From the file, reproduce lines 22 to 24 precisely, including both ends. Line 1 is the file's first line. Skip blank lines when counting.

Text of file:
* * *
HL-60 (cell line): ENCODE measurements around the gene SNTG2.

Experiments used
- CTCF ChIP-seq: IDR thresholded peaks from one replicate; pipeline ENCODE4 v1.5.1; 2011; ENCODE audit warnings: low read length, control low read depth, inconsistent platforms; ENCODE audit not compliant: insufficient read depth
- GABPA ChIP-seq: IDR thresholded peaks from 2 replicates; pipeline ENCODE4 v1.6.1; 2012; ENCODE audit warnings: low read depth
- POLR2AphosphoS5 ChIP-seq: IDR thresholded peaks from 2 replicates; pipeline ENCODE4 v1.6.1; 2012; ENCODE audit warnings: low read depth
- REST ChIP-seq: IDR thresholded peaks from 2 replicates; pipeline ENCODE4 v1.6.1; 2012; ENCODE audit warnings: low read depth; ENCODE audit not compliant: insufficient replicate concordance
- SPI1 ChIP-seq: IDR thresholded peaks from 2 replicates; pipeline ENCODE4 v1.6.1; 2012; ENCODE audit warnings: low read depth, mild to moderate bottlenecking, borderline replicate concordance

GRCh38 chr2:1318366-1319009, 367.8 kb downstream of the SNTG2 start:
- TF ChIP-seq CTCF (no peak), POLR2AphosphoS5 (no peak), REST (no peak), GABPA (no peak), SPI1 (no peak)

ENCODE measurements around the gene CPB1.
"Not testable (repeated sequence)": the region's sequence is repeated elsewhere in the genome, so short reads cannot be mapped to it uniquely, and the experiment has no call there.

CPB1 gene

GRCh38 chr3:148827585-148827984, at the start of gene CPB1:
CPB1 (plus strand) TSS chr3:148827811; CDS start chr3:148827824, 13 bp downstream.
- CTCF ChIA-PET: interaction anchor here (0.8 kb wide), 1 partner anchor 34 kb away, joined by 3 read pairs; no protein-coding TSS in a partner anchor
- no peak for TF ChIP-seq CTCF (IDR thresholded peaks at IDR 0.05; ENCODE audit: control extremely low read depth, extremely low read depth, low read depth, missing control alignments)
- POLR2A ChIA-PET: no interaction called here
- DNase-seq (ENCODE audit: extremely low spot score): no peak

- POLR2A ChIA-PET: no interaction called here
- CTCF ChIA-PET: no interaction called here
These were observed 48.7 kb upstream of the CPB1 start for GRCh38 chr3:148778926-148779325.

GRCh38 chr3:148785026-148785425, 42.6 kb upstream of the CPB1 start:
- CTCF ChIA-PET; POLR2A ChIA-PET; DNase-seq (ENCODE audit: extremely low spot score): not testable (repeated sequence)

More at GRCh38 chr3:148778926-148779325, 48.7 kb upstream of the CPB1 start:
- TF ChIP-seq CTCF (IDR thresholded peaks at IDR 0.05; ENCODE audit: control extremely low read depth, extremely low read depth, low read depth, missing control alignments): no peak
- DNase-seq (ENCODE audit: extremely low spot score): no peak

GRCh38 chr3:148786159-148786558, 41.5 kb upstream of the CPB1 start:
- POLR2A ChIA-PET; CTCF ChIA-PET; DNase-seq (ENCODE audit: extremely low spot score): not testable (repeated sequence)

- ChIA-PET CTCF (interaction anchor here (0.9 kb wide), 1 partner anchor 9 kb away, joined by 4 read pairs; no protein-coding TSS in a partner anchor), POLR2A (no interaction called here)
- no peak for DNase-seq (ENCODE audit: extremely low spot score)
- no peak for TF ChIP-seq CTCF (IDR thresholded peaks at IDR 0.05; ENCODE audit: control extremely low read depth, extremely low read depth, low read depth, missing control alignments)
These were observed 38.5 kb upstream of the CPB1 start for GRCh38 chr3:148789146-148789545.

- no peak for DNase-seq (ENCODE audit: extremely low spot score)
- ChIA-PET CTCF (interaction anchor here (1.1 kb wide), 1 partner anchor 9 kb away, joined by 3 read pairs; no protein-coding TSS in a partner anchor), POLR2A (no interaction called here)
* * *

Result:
GRCh38 chr3:148785026-148785425, 42.6 kb upstream of the CPB1 start:
- CTCF ChIA-PET; POLR2A ChIA-PET; DNase-seq (ENCODE audit: extremely low spot score): not testable (repeated sequence)

More at GRCh38 chr3:148778926-148779325, 48.7 kb upstream of the CPB1 start: